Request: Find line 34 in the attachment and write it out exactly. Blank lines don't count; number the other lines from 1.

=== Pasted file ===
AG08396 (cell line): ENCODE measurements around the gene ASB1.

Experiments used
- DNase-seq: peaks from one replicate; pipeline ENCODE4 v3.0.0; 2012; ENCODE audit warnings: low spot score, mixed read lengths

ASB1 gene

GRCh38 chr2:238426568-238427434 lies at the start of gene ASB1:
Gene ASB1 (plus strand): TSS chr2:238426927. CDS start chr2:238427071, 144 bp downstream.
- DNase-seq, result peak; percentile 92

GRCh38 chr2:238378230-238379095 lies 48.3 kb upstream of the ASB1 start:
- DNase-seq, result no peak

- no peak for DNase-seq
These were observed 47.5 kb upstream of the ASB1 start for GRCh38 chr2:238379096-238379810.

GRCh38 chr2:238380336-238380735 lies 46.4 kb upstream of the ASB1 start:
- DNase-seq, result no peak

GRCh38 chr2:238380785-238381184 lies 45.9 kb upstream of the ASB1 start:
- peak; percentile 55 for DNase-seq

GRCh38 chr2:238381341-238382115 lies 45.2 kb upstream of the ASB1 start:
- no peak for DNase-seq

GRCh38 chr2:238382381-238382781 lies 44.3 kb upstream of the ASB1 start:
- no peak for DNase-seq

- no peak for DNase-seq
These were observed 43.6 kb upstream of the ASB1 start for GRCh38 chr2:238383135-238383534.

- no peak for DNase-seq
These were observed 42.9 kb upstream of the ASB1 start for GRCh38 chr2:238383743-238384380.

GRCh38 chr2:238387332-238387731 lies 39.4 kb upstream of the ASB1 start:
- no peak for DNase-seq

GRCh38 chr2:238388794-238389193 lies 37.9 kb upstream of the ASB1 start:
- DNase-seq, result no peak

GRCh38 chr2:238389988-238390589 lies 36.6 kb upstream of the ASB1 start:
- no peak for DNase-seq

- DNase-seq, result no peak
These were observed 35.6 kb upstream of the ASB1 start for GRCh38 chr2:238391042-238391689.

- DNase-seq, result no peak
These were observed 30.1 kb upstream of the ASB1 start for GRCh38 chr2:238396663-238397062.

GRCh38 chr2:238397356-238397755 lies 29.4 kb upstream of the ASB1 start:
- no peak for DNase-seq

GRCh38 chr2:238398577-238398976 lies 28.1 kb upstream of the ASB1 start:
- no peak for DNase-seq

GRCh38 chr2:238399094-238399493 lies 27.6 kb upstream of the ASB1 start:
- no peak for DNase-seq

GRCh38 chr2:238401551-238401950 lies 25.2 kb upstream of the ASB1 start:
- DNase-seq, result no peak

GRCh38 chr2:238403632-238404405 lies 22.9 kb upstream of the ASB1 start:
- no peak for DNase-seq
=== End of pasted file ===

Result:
GRCh38 chr2:238397356-238397755 lies 29.4 kb upstream of the ASB1 start: